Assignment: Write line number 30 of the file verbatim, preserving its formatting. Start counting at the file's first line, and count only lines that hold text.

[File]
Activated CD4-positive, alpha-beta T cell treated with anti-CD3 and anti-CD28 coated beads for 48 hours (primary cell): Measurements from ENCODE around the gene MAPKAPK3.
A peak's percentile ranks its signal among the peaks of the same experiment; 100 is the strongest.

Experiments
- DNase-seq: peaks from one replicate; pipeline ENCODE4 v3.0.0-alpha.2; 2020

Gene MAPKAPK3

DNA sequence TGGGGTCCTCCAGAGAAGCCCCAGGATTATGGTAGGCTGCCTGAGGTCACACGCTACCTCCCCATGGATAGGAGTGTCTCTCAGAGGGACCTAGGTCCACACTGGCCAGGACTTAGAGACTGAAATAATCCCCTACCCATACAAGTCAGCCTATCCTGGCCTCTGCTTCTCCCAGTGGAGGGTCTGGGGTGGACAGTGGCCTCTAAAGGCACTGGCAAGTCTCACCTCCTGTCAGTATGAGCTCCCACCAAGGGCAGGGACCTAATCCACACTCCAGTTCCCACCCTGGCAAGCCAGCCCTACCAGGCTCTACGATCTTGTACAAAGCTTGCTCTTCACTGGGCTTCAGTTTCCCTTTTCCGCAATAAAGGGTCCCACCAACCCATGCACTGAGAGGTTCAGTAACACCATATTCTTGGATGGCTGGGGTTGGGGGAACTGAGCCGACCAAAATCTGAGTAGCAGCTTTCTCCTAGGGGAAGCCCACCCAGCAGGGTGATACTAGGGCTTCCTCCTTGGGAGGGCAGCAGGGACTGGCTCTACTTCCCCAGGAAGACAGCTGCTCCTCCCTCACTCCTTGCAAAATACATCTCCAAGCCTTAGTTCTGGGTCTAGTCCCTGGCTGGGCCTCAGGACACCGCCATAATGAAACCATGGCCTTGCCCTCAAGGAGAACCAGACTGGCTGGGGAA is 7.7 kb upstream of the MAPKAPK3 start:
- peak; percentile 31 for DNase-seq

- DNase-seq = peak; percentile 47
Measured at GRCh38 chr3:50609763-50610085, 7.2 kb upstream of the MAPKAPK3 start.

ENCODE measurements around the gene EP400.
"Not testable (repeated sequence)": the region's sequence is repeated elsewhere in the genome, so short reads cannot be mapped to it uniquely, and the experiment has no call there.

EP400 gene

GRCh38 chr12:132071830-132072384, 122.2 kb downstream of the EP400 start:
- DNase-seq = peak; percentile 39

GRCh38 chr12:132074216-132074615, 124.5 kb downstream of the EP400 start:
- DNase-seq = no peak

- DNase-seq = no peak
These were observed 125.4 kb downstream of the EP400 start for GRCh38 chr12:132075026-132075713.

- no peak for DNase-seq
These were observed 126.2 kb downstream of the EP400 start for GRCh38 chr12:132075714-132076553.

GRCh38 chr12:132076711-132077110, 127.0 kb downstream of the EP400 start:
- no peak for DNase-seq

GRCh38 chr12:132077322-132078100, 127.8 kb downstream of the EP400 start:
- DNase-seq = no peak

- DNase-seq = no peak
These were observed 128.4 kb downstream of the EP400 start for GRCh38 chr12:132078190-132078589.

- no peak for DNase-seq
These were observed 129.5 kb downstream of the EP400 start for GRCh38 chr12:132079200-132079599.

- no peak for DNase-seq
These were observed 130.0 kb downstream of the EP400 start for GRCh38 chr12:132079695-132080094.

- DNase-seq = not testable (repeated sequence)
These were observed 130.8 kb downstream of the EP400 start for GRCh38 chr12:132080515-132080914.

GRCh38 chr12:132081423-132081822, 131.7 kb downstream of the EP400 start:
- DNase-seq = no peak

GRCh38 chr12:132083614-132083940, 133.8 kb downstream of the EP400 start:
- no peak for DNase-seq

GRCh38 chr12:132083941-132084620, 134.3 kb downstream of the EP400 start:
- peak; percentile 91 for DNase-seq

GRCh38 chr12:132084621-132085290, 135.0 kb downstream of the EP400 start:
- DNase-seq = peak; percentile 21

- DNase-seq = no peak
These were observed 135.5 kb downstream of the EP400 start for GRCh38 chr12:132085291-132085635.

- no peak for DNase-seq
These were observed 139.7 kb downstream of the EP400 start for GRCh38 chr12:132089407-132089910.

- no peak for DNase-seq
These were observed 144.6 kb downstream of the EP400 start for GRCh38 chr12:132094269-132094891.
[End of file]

These were observed 130.0 kb downstream of the EP400 start for GRCh38 chr12:132079695-132080094.